Dr Diana Palacios is a clinician, was co-owner of a leading veterinary hospital with 20 employees, 13 of them veterinarians and today is the practice manager there. But first and foremost she is the mother of a 4-year-old boy. In a profession that’s 70% women, her personal experience can be a good example for many veterinarians who are considering becoming mothers.
Have you noticed any difficulties in your work as a woman and hospital owner?
When we opened the hospital with my partner, he was a well-known vet and I wasn’t. In the beginning, it was very obvious that the veterinarians who referred cases to us trusted him more, I suppose because I had fewer years of practice. Over the years we’ve become more equal in experience and yet some still seek validation from my partner. I can’t say for sure whether it is because I am a woman or not.
With clients it is different, they are used to dealing with a lot of women veterinarians.
You made the decision to become a mother when the hospital was up and running at full speed. What were the biggest difficulties you encountered?
First of all, I didn’t consider becoming a mother until I had an acceptable work schedule with a steady shift and few emergencies. I was working full time until week 37 due to an administrative issue with my health insurance company. Although I was more tired than usual, I felt fine.
Then I went back to work earlier than planned when the baby was only 3 months old. But I negotiated the possibility of working part-time for twice the number of days I had left on maternity leave. I figured that the baby wouldn’t notice my absence as much as if I had gone back to work full time from one day to the next.
And on a personal level, what did it mean for you? Did you find yourself in conflict with your profession when you became a mother?
Obviously, if it had been at any other time in my career I would have used up all my maternity leave. I would have spent much more time with my son. But at that time I couldn’t because the hospital was also mine, as an owner and it was my responsibility. I also felt a sense of duty towards my colleagues who were covering my leave.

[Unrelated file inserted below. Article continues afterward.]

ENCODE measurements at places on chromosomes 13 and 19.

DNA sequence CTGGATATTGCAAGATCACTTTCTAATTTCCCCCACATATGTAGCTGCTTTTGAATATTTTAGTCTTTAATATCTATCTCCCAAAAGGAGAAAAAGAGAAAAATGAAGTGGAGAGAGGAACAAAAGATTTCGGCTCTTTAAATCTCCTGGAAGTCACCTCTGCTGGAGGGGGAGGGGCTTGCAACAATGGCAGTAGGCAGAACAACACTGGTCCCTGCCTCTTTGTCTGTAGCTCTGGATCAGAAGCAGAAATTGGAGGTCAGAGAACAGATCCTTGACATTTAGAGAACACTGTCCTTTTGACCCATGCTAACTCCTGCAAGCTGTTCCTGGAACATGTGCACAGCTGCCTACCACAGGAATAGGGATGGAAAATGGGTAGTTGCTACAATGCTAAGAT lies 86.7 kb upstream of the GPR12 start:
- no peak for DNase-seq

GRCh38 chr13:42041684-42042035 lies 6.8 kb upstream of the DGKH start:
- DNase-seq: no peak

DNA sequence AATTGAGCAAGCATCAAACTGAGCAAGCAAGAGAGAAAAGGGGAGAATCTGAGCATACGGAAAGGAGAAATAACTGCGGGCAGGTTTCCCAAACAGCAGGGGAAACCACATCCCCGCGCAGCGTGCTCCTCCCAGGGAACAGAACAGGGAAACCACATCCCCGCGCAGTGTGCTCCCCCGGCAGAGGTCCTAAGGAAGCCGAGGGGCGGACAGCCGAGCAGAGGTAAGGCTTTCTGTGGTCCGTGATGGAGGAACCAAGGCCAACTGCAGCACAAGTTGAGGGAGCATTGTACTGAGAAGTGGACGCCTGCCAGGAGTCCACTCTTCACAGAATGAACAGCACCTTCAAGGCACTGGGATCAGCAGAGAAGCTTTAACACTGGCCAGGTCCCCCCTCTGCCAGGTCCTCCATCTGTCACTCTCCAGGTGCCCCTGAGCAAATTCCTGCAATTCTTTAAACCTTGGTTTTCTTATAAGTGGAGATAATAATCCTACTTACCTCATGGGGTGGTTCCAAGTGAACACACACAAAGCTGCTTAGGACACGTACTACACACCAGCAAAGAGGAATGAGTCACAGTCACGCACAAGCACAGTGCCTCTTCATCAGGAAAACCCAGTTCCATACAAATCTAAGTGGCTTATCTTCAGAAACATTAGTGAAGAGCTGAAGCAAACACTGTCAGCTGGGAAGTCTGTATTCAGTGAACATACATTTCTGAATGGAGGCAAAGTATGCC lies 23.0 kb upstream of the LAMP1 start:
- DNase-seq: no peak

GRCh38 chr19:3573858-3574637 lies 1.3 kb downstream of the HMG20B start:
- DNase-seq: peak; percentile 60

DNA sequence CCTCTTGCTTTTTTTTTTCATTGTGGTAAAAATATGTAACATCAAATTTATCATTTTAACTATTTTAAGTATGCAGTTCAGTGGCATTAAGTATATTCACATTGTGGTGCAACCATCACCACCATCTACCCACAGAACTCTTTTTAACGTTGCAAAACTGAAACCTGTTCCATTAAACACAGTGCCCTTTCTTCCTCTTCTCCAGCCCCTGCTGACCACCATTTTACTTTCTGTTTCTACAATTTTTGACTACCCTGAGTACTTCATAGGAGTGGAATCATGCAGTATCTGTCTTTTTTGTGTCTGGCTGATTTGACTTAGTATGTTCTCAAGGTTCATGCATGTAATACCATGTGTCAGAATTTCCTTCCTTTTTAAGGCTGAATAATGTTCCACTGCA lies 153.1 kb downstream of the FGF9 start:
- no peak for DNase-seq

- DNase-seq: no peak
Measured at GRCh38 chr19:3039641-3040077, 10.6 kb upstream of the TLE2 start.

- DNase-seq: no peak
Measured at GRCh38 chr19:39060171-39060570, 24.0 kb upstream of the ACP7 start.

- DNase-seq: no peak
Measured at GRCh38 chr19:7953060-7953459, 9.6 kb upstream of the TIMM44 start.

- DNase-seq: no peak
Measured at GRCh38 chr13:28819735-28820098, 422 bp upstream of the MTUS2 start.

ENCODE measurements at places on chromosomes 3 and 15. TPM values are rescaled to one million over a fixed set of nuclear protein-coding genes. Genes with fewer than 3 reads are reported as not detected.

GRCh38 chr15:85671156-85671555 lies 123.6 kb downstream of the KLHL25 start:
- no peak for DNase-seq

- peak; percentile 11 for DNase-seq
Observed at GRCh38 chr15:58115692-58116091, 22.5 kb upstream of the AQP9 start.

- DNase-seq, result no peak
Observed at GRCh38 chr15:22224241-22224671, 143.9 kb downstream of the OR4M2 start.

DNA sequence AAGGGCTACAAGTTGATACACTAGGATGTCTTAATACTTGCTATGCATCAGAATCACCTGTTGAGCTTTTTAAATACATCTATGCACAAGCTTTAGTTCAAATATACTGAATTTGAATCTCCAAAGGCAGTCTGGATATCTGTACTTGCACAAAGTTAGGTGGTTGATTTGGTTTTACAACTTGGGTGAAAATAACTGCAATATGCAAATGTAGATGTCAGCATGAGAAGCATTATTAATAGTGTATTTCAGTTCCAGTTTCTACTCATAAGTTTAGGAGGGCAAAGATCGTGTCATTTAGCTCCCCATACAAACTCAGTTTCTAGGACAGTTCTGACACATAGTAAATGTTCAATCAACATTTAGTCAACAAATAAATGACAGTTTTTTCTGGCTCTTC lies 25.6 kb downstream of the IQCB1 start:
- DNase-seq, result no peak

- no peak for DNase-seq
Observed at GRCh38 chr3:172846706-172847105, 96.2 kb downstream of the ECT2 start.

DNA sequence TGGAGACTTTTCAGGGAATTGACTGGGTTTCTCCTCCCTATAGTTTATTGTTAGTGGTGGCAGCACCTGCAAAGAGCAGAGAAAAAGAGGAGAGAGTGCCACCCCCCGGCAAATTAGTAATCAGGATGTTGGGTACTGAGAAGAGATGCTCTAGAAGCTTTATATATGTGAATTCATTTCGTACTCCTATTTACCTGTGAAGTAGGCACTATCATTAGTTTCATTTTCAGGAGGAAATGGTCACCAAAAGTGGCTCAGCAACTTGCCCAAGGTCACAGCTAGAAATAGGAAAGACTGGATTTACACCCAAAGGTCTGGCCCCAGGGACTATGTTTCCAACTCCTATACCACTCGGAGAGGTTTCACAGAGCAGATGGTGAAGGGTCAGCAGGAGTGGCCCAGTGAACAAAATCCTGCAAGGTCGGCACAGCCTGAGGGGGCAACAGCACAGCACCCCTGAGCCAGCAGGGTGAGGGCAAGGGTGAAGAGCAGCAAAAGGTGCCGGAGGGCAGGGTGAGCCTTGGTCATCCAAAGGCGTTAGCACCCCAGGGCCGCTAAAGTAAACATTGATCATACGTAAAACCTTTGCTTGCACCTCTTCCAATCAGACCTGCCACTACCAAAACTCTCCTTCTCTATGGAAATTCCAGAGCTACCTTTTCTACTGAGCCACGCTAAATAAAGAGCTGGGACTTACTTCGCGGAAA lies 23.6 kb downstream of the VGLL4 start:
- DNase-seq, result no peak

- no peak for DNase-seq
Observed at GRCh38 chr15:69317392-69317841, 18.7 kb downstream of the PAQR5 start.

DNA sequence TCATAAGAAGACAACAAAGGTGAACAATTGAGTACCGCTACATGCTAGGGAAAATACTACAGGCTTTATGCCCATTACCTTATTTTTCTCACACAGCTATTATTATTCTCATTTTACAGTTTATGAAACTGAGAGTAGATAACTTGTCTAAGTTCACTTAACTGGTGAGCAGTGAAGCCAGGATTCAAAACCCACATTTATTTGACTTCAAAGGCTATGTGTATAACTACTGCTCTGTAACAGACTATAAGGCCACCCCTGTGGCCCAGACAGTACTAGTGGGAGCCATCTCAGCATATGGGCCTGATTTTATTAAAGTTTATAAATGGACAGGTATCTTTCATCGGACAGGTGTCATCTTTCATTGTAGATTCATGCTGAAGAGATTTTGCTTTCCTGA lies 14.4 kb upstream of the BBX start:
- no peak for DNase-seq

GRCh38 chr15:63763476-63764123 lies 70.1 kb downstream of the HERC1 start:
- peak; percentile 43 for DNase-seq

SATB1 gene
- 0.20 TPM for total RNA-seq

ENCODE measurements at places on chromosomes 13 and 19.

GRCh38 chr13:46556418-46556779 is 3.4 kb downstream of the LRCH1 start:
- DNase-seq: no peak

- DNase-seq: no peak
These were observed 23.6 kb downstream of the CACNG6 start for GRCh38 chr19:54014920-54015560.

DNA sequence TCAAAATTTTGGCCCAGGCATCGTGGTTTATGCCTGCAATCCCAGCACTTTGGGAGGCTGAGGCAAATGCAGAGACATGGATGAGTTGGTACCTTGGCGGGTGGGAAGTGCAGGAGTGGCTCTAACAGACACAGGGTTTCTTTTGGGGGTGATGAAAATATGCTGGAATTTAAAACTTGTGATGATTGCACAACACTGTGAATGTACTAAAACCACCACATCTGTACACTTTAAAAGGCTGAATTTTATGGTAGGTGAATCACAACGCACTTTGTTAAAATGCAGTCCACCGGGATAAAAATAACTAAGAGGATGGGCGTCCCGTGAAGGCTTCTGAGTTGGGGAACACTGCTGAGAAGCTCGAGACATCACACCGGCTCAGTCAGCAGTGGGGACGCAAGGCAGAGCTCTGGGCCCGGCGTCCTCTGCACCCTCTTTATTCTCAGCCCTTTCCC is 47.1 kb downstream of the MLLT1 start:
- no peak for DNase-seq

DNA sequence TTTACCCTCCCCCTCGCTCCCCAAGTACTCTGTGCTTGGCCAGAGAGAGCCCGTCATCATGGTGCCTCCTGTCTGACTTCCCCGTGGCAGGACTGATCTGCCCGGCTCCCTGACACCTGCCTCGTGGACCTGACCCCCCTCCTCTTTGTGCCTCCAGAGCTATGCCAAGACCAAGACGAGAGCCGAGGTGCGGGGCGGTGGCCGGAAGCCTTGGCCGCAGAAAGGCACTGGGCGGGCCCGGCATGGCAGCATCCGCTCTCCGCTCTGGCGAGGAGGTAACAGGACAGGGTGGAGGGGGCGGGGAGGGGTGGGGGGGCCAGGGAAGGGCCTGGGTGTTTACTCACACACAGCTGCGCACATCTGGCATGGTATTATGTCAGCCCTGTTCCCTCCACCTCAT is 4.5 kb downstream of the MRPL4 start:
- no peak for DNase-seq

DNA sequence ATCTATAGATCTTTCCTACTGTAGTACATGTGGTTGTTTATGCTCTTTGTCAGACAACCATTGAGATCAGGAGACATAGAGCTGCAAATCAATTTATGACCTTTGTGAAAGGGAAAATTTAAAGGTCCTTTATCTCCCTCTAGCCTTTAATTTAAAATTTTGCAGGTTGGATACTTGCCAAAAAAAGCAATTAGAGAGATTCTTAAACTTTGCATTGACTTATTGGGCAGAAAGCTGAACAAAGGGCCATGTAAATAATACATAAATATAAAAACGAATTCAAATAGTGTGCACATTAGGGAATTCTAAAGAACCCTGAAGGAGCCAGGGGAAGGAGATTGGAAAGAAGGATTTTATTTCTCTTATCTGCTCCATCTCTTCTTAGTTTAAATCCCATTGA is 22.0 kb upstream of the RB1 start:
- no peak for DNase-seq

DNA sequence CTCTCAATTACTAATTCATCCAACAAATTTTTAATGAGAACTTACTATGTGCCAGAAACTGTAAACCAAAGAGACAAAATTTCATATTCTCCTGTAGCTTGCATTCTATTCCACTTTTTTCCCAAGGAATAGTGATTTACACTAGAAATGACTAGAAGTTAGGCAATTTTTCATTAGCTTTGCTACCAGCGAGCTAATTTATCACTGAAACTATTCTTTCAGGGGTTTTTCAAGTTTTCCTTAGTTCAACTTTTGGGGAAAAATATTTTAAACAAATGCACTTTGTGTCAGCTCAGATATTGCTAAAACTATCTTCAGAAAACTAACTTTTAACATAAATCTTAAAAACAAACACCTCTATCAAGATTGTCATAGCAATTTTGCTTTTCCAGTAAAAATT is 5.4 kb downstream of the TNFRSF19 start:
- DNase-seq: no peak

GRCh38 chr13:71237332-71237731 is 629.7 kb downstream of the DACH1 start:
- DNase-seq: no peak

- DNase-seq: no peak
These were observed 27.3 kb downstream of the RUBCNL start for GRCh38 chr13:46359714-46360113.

You experience conflicting feelings: on the one hand, the instinct to look after the child makes you feel like a bad mother for “abandoning your baby”, but on the other hand you feel good on a personal level for being able to work doing what you love even for three or four hours, and get out of “mom” mode.
Do you think that being a mother can slow down the progression of female veterinarians?
Absolutely. You’re not held back by the company, nor by the fact that you own a veterinary clinic. You are holding yourself back: you have to work the same hours a day and you have to take care of your child. You can continue to do some courses but it’s much more difficult to attend all the congresses and classes you’d like to. If you sign up for everything, you don’t even see your child.
I do some weekend courses, but I’d never do a postgraduate course, for example, because I wouldn’t feel good being away from home for so long.
And how do you organise everything when you attend a congress or a course, or even just to study?
I’m lucky that my partner can take care of our child, but yes, I take hours anywhere I can get them. I take advantage of when our son is in daycare or at school, I sign him up for summer camps, etc.
I am somewhat envious of some female colleagues without children who do postgraduate studies that I would love to do but I just don’t have time. I sign up for webinars that I sometimes finish and sometimes they last for days… I do what I can.
I would like to be able to fulfil myself professionally a little more, but being a mother also fulfils me a lot on a personal level.
Do you know female veterinarians who have also sacrificed part of their profession for their children?